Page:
Fasten your seatbelt, push the red Start button and the V6 fires to life, snarling and growling. This ain’t no Toyota or GM V6. Pull the trigger on the electronic shifter and pull it back until “D” lights up on the dash and you’re off. Just that simple. Inside, the car is quiet. Wind and tire noise aren’t an issue. You can still make out the growling exhaust quietly burbling away back there and it sounds good. The ride is surprisingly soft, absorbing bumps and bad pavement with ease. Nothing harsh comes through to the interior. Pressing the Suspension button or the Sport button firms up the suspension but it still feels softer than you might expect. Pressing the Sport button also opens up the valves in the exhaust and makes the engine much louder. This is not a bad thing as the engine makes wonderful noises – the kind you want to hear from an expensive Italian car.
Out on the road, speed is just a throttle-stab away. It comes on fast too. The turbos whoosh you up to illegal speeds in the blink of an eye, winding the tach needle around to it’s 6250-rpm redline. It’s right at home on main thoroughfares and freeways. It takes freeway cloverleaves easily and quickly, catapulting you around them with surprising speed and stability. It’s a blast to drive and we certainly enjoyed our time with it. On back country roads it does okay, although the relatively soft suspension keeps you from getting to cocky. We felt the suspension bottom out on a couple of dips and there’s more body movement than we like but we were also driving much, much faster than we usually do on those roads so maybe it’s just the extra speed needing a bit more suspension under it.
The average American may not know a Maserati when they see one but they certainly know when they see something special and the Ghibli got a fair amount of attention. Having “Maserati” spelled out in chrome script certainly helps. It wasn’t at all uncommon to have someone pull up close behind you at a light and lean forward to read that script. You could actually watch them mouth the name then quickly pull their cell phone out and snap a picture.
We found that besides the experience of driving a Ghibli, the next best thing was telling everyone that you were driving a Maserati. “Well, it’s time for lunch. Time to exercise the Maserati!” Or while talking to friends, “Yeah, that show is awesome. I love it. Did I mention I’m driving a Maserati this week?” Or in the elevator at work, “Second floor, please. I sure wish my Maserati had a second floor, haha!” Frankly, I think after a week of driving it, those around me were kind of glad to see it go so I’d stop namedropping it.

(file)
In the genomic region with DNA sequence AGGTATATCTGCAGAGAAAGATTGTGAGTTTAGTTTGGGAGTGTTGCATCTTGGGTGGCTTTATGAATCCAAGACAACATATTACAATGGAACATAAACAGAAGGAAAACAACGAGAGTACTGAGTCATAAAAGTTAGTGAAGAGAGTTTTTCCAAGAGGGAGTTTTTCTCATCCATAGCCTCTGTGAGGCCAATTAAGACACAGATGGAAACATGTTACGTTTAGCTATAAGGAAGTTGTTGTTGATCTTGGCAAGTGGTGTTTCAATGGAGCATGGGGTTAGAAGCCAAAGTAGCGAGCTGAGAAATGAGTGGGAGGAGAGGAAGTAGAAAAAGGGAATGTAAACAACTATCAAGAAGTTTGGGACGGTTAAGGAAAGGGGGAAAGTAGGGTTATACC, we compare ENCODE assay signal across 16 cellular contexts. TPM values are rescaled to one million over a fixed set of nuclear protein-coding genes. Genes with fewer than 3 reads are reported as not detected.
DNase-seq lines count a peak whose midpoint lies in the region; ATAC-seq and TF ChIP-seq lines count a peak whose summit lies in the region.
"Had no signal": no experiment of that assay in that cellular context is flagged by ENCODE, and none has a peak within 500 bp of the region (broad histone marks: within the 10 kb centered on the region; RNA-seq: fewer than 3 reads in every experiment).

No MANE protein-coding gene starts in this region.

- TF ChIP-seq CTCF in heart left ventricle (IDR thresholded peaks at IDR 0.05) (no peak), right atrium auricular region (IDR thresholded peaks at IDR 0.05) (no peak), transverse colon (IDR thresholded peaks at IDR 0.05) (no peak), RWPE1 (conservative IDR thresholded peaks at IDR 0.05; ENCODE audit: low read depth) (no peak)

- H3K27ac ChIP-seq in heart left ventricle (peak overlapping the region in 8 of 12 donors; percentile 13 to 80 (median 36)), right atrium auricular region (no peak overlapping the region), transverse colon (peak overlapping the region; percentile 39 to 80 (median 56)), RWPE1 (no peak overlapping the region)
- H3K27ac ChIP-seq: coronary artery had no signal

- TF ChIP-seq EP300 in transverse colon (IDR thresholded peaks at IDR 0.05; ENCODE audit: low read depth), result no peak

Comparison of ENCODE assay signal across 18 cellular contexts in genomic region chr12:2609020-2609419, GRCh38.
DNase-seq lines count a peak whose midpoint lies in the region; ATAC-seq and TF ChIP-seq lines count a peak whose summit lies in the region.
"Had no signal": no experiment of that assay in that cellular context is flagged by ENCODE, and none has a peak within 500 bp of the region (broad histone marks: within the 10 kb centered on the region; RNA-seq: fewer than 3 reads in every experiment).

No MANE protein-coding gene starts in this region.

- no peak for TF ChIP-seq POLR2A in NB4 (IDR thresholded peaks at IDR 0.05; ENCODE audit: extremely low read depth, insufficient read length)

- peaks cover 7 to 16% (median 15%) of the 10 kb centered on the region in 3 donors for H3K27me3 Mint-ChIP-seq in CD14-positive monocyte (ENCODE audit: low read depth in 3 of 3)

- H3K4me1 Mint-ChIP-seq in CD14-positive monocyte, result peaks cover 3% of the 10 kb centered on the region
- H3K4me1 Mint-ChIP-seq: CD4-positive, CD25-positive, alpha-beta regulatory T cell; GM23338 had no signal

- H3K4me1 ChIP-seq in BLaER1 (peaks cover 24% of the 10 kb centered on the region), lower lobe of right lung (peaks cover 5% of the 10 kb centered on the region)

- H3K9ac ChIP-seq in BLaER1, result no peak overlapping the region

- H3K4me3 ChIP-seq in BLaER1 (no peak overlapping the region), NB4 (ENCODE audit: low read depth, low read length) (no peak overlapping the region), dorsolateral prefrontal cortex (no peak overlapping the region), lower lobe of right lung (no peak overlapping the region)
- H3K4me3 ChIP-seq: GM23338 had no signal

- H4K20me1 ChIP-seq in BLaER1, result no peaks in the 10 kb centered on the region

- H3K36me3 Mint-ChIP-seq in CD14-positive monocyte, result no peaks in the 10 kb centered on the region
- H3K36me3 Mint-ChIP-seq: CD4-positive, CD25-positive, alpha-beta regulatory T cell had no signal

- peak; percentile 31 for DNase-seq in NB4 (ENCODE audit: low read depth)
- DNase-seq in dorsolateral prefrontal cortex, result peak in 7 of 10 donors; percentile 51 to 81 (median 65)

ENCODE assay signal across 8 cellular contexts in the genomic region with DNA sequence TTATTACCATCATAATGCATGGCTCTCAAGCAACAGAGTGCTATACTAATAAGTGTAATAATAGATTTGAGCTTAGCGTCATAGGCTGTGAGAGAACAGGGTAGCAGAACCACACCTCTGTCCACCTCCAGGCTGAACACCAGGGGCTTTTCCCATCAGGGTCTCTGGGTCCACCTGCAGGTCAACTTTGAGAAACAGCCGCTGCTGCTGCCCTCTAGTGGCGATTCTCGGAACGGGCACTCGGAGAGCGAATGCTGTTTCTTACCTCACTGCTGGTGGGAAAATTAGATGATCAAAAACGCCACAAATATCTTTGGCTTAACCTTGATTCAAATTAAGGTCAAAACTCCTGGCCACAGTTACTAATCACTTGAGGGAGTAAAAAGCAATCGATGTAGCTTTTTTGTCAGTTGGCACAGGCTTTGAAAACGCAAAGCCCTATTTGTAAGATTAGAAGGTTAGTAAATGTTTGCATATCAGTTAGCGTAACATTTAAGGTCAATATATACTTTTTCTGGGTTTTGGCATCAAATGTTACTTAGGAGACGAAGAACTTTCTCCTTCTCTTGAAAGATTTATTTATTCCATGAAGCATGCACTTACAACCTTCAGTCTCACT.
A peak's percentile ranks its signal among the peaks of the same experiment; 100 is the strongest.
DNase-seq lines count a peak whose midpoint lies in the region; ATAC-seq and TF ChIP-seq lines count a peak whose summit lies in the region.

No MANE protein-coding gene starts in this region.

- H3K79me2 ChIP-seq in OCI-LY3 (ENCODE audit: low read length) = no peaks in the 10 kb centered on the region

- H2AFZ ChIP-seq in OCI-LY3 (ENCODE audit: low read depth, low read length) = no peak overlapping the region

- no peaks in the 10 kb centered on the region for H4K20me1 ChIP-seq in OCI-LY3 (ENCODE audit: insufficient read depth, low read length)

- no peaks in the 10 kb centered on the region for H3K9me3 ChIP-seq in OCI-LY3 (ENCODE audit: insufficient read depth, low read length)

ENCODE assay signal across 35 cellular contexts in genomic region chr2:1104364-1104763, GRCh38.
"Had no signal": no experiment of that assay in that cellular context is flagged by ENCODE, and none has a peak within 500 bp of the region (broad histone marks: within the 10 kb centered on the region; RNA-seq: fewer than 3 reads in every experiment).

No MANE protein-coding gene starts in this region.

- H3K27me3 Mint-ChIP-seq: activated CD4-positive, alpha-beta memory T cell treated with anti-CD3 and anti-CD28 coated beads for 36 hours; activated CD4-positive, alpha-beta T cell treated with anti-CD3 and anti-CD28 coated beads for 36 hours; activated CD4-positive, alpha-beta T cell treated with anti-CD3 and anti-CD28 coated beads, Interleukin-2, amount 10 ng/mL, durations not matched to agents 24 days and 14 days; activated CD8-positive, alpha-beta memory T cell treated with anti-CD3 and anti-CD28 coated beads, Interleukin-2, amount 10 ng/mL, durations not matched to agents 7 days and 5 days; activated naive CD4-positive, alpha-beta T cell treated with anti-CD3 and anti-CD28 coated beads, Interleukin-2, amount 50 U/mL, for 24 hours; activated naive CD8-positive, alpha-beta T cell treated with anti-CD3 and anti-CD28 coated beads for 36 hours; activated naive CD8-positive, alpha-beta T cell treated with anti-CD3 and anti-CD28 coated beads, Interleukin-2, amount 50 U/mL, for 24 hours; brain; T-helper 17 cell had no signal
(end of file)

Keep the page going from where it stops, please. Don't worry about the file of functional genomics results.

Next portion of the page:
We came away from our time with the Ghibli S Q4 understanding that it was more of a sporting luxury car than a luxury sports car. It’s too soft to be a serious sports car, and while it was fun to throw around corners on backroads, it wasn’t where the car shined. It’s more an everyday driver and a freeway missile than it is a track-ready supercar. That may change next year when Maserati offers a Ghibli Trofeo with a Ferrari-built 590 hp 3.4L twin-turbo V8 under the hood. If the current Levante Trofeo is any indication, the suspension will be upgraded to not only handle the immense power increase but also deliver stellar handling.
The Ghibli S Q4 GranSport starts at $86,490. Ours, with a few options, stickers at a cool $98,040. While that may seem like a fair amount of money, the Ghibli feels like it should be more expensive yet. Everything about the car has a feeling of quality and substance. And it’s beautiful. Did I mention that?
Italian car builders, better than anyone, understand what effect design and emotional character have on the human psyche. We relate strongly to these traits in an inanimate object. The Ghibli certainly benefits from that. The design, the engine, the ride, the sound – it’s all undeniably Italian and it affects your emotions more than most other cars can.
Most cars we test come and go and we don’t miss them much afterwords, but a few capture our emotions while we drive them and we hate to see them go. The Ghibli S Q4 was one of those cars. I’m generally an all-out performance and experience kind of guy. I like my cars small, fast, and raw, but I found the Ghibli to be an enjoyable everyday driver and was truly disappointed to see it leave. That says something to me about Maseratis. Joe Walsh had to stop driving his, but I’ll bet he didn’t sell it either.